Hevale: What else important you would like to add now? Would you like to send any specific message for the Russian-speaking audience?
Tekoşîna Anarşîst: Okay so this one goes out specifically for Russian-speaking audience, but not necessarily in Russia. Russia and surrounding post-soviet countries have similarities and differences, and Russian speaking comrades are spread all over the world. Sometimes it seems like we speak very different languages and come from very different contexts. But there are many topics that we could all speak to each other about. Due to the fact that we are based in Rojava and experiencing quite different reality from our home contexts, we would like to mention several self-criticisms that are directed to us as anarchists in general; Russian-speaking audience is no stranger to the matters that we want to mention. In fact, some of the things that we want to point out are very actual for anarchists movement in Russia and neighboring countries. The intention of that critique made from the heart and comradeship, is to bring people into asking themselves questions that they may not yet have asked, and/or looking at things from slightly different angles. We don’t pretend to come out with an in-depth analysis and we are rather posing questions; all of these are topics, that we are discussing within our organization on a daily basis. We would like to share them with you all.
To begin with, we would like to point out to several things in relation to organizational culture. We see several matters that need serious reflection:
A common thing in the anarchist movement is a problem of something that we call “disposable relationships”. It means that people easily get involved into conflicts within the groups and organizations, and are not holding on to their comrades and relationships with them, treating it like if nobody has to care if people stop to cooperate and there are many people around they can work with instead. It literally means making enemies and separation needlessly. It typically goes in the circles again and again, and people “change” their comrades, collectives and projects like gloves. Some individuals are even taking personal and inter-organizational conflicts as a matter of war. Personal ego and patriarchal, competitive mentality often goes above common interests and even common threats that we are facing. These conflicts between us are hugely destructive and damaged a lot of anarchist and related subversive structures that were built in past 15 years in Russia, for instance.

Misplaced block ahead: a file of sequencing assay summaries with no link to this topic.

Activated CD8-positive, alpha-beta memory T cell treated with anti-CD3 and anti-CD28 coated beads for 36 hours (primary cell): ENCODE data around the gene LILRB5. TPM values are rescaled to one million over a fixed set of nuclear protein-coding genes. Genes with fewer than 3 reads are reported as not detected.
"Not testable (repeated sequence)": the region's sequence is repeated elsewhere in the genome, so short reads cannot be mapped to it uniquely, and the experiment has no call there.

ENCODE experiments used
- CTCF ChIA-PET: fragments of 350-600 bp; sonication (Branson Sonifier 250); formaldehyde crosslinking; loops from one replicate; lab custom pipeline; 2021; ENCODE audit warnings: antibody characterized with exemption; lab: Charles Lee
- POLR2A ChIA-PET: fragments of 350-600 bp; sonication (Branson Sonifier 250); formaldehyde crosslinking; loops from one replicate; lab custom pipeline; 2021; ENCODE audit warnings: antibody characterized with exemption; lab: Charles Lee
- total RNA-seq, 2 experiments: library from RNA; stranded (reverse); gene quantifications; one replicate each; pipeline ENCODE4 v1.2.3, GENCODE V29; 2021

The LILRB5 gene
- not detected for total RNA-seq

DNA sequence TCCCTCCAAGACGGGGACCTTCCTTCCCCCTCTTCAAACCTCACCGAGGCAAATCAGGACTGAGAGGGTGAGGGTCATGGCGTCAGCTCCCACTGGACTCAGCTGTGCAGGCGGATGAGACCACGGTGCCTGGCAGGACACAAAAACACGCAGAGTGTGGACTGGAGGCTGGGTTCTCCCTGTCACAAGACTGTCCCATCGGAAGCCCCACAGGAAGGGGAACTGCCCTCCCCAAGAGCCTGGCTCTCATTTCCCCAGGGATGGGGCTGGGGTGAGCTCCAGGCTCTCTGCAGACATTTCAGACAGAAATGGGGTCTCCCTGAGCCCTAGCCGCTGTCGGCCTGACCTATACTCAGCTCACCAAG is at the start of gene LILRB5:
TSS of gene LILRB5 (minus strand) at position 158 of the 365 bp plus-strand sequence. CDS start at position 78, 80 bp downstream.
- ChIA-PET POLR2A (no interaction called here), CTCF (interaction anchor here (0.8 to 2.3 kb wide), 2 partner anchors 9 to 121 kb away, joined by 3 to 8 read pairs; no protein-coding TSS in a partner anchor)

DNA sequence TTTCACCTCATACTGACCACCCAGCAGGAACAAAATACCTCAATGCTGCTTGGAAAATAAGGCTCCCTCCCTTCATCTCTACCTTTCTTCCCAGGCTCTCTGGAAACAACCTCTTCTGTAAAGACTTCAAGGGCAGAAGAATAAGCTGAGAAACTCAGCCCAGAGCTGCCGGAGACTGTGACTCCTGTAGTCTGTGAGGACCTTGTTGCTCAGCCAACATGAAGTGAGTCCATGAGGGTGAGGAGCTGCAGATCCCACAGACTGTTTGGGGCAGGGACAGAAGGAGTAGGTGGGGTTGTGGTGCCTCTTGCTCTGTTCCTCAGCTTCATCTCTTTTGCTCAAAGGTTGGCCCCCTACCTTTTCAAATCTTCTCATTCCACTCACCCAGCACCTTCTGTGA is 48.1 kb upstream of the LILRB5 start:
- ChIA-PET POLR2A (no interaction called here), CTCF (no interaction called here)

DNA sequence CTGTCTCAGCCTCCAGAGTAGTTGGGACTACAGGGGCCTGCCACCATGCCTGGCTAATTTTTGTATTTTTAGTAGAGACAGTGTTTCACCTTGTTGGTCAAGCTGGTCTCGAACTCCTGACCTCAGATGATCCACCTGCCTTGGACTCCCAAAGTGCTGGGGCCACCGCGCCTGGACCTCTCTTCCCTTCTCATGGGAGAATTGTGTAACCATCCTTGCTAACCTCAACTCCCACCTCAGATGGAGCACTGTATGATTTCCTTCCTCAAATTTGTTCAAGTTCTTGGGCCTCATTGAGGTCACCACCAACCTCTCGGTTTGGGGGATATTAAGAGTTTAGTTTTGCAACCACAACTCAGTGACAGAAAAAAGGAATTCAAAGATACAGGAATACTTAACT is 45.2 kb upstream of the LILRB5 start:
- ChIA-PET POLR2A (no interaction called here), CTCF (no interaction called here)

Meanwhile, we don’t have effective solutions for many questions in the scale of the movement; for example, how to overcome such obstacles like economy and logistics, which would allow us to organize more in more committed and effective fashion, without putting entire capacities that we have into basic surviving in capitalism? How not to create competitive relationships between organizations or members and people outside of them?